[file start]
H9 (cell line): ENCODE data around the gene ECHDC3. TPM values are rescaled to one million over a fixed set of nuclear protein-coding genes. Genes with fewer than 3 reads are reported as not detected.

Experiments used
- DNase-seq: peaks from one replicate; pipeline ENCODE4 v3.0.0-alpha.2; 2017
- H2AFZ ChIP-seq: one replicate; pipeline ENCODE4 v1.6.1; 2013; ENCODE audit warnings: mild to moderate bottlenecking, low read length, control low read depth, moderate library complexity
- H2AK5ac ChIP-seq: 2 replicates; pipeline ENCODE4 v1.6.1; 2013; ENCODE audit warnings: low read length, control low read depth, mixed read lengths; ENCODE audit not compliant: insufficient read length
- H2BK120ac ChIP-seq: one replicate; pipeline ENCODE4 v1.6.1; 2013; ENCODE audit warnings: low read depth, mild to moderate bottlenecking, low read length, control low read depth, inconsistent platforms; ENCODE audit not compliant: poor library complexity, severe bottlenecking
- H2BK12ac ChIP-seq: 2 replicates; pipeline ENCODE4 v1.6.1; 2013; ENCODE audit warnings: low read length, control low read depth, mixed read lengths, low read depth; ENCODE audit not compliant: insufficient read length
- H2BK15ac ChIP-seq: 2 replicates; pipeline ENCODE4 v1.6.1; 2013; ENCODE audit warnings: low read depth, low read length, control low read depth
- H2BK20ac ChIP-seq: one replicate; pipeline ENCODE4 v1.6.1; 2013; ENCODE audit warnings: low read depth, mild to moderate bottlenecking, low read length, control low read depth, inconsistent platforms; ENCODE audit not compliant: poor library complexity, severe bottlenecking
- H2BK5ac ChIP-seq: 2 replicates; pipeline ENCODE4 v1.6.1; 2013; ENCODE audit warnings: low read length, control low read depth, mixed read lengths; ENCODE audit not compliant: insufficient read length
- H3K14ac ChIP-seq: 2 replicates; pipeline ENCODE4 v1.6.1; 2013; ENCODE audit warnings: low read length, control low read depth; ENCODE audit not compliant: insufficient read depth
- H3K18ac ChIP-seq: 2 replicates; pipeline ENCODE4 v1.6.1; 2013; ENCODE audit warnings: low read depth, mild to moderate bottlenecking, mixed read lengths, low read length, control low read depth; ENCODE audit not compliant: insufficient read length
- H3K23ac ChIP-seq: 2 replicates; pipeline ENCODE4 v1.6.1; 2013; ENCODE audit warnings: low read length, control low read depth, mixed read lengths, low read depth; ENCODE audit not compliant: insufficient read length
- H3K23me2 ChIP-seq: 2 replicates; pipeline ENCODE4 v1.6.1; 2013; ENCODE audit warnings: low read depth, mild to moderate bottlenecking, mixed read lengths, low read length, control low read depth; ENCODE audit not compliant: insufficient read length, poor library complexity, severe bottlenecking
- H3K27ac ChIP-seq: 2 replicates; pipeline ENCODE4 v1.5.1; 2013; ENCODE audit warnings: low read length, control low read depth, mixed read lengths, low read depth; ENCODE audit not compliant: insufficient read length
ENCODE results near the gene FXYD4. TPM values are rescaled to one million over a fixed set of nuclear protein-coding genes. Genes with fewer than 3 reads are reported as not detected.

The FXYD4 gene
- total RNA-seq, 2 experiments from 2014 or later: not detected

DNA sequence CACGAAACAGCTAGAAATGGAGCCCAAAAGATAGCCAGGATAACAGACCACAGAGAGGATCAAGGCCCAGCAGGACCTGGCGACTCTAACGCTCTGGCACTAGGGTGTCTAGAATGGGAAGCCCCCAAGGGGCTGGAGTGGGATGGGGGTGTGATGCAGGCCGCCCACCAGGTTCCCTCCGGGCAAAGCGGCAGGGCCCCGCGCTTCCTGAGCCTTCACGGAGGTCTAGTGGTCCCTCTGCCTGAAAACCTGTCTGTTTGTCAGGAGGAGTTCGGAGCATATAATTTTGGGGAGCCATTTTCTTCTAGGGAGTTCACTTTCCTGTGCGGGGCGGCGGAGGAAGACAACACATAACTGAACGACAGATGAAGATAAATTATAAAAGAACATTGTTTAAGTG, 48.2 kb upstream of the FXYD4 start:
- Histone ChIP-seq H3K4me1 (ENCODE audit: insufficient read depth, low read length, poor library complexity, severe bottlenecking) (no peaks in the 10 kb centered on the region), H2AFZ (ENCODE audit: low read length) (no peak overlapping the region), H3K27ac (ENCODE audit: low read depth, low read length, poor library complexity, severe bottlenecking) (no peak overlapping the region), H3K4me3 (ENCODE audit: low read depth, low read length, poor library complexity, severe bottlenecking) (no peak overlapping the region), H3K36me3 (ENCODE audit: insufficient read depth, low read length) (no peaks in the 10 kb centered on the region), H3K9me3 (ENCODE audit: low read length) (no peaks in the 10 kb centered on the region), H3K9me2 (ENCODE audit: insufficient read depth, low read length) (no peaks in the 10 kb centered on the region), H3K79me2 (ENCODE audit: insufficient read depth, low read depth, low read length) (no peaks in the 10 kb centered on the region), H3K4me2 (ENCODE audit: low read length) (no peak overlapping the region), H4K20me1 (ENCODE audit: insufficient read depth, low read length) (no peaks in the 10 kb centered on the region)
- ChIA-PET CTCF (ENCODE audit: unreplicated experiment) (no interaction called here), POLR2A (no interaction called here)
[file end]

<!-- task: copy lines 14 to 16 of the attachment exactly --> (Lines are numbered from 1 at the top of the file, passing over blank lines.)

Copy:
- H3K23me2 ChIP-seq: 2 replicates; pipeline ENCODE4 v1.6.1; 2013; ENCODE audit warnings: low read depth, mild to moderate bottlenecking, mixed read lengths, low read length, control low read depth; ENCODE audit not compliant: insufficient read length, poor library complexity, severe bottlenecking
- H3K27ac ChIP-seq: 2 replicates; pipeline ENCODE4 v1.5.1; 2013; ENCODE audit warnings: low read length, control low read depth, mixed read lengths, low read depth; ENCODE audit not compliant: insufficient read length
ENCODE results near the gene FXYD4. TPM values are rescaled to one million over a fixed set of nuclear protein-coding genes. Genes with fewer than 3 reads are reported as not detected.